Q) about singleton methods and access control

This is what I’d “like” to do:
class A

def initialize()
@varInternalOnly = 'test’
end

def A.createSpecialA()
testObj = A.new
testObj.internalHelperMethod() # [Fails because internalHelperMethod is private - even though this is a class A method. :]
return testObj
end

private
def internalHelperMethod()
@varInternalOnly = 'foo’
end
end

A.createSpecialA()

I would like to have my singleton methods (like in C++) have access to protected/private members of its own class. Without this, it’s not possible to have static (singleton) class methods
act as helpers (or in my case, alternative constructors) and access ‘private’ methods/variables of its own class type. To me at least, this reduces the usability of the access-control modifiers quite a bit.

···

-----Original Message-----
From: Christoph [mailto:chr_news@gmx.net]
Sent: Monday, August 12, 2002 3:09 PM
To: ruby-talk ML
Subject: Re: Q) about singleton methods and access control

“Patrick Bennett” wrote,

Recently, I was rather surprised to learn that singleton methods aren’t
able to access protected/private members of a class.

Hm I not quite sure to what access problem you are
refering to. Could illustruted this in an example. Afaikt
every thing seems to be oaky - for example, I get the
output


“fine”
“fine”
"fine"
protected method sometimes_fine' called for #<B:0x284ab10> protected methodbad’ called for #<B:0x284ab10>
me everything seems to be okay - for example

when running the the test script


illustrate protected

class A
def okay(x) x.fine end
def sometimes_okay(x) x.sometimes_fine end
def never_okay(x) x.bad end

def sometimes_fine;   p "fine" end
protected
def fine;             p "fine" end

end

class B < A
protected
def bad
p "bad"
end
end

a = A.new
b = B.new

a.okay b

class << a
def okay(x)
x.fine
end
end

a.okay b
a.sometimes_okay b

class << b
protected
def sometimes_fine
super
end
end

begin
a.sometimes_okay b
rescue NameError => mes
puts mes
end

begin
a.never_okay b
rescue NameError => mes
puts mes
end

Unfortunately, I’d like to have a class with multiple singleton
’constructor’ methods. Each would return a new instance of the class,
initialized properly. None of these actions would really make sense to
have in Initialize.
Well, if the singleton method can’t access protected/private
members/methods of the class, then how can I have protected portions of
the class (to avoid problems with normal users of the class), and still
have
a signleton method create intiailized instances of the class?

Hopefully I’m completely missing the boat on this one and there’s a
solution to my problem.

Hm, I am quite sure that this problem can be resolved (in the
worst case just use the “send(:name_of_private_method,*meth_args)
trick”- Again could illustrate your problem with a code example?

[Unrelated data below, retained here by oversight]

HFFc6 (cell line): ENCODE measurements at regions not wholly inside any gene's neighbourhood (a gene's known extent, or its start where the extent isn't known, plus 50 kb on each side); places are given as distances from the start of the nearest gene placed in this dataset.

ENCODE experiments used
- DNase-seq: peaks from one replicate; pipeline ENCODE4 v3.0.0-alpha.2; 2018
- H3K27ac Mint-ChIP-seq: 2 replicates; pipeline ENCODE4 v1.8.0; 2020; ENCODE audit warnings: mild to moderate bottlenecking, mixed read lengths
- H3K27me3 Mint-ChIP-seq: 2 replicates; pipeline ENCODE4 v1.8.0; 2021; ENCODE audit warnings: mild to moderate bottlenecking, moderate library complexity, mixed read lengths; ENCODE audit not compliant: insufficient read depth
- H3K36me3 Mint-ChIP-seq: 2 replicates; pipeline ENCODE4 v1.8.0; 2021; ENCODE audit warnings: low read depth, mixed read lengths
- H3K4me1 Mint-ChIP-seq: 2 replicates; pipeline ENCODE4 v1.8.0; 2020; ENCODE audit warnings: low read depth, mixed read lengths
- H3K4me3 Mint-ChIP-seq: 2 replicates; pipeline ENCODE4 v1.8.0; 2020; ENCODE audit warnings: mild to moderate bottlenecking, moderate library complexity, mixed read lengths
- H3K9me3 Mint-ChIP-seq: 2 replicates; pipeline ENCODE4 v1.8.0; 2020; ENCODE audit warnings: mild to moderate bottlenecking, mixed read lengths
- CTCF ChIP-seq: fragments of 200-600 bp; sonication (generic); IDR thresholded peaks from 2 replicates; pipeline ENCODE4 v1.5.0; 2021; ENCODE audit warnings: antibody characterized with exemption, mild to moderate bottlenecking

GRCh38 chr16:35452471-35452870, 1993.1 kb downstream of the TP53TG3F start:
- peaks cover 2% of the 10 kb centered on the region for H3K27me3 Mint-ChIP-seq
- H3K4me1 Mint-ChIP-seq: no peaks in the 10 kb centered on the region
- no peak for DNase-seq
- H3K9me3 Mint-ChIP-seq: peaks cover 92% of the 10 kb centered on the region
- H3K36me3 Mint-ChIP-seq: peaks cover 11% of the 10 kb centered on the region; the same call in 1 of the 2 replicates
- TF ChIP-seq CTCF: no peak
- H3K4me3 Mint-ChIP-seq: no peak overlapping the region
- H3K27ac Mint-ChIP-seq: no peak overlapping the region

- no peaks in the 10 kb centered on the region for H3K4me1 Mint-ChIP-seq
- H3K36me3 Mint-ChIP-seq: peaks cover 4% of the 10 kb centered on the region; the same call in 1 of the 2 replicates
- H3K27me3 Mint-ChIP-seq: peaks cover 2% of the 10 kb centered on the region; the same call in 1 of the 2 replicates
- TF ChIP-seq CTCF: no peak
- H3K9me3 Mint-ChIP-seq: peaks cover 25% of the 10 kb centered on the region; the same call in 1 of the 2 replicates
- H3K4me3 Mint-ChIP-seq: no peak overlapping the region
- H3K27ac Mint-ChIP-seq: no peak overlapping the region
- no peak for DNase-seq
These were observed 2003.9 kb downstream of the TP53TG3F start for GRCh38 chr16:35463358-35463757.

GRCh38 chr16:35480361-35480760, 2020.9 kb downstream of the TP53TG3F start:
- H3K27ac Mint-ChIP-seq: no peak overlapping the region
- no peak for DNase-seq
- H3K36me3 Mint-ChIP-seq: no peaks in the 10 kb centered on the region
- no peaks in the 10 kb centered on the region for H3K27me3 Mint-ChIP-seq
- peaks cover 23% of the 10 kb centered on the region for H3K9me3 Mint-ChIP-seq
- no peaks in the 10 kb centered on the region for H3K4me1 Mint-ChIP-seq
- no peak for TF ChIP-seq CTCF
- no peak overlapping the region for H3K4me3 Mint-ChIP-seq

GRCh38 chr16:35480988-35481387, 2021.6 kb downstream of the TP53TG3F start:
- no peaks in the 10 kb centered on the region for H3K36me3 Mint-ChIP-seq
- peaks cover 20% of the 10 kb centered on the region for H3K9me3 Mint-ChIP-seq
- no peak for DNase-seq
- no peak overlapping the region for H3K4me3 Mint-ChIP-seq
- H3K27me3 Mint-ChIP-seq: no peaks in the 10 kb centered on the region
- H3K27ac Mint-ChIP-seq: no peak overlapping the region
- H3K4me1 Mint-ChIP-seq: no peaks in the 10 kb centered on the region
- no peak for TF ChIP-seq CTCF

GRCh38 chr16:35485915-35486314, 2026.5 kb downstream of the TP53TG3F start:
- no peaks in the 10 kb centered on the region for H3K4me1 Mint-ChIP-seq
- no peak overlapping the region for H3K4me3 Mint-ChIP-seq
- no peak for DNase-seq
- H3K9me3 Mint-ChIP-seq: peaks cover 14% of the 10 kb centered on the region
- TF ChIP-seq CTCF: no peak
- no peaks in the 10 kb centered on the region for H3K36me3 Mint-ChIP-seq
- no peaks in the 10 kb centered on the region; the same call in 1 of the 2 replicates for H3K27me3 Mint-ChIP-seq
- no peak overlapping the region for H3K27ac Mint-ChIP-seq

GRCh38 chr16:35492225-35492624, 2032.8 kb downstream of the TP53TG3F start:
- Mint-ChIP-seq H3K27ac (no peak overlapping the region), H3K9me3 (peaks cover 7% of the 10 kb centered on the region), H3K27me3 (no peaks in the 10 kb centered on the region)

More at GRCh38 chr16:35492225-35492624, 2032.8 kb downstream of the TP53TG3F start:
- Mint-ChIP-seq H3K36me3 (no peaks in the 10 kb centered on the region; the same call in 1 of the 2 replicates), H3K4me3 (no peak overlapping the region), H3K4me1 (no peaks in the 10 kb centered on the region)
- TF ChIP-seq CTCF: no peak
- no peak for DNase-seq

/Christoph

“Bennett, Patrick” Patrick.Bennett@inin.com wrote in message
news:58A40B582A73F54AB5D8739C0678F3A802320696@i3exchange.i3domain.inin.com

This is what I’d “like” to do:
class A

def initialize()
@varInternalOnly = 'test’
end

def A.createSpecialA()
testObj = A.new
testObj.internalHelperMethod()

internalHelperMethod is an ``instance method’’ not a Class method
(see below). Also note quite generally that private methods can only
be invoked in the implicit receiver ( = self ) form

      some_private_method(*args)

Note that even

     self.some_private_method(*args).

you will get you into trouble. Anyway, as the short term fix you can
simply write

    testObj.send(:internalHelperMethod)

[Fails because internalHelperMethod is private -

even though this is a class A method. :]
return testObj
end

private
def internalHelperMethod()
@varInternalOnly = 'foo’
end
end

A.createSpecialA()

I would like to have my singleton methods (like in C++) have access to
protected/private members of its own class. Without this, it’s not possible
to have static (singleton) class methods
act as helpers (or in my case, alternative constructors) and access
’private’ methods/variables of its own class type. To me at least, this
reduces the usability of the access-control modifiers quite a bit.

Note that C++ static (class) method are quite different to Ruby’s class
methods
(disregarding the fact that they share the same name and mainly due to the
fact that in C++ does not have Class objects). In C++ you can invoke
a class (== static) method in the receiver form

SomeClass::class_meth(…)

or instance form

any_class_instance.class_meth(…)

Possible receivers of a Ruby class method

def SomeClass.class_meth(…)
# body
end

(in Ruby terminology ``a singleton method of the Class instance
SomeClass’’) is the Class instance SomeClass itself or a Class
descendant of SomeClass.

/Christoph

“Christoph” wrote

(disregarding the fact that they share the same name and mainly due to
the
fact that in C++ does not have Class objects). In C++ you can invoke
a class (== static) method in the receiver form

this should be ``receiverless’’ form

/Christoph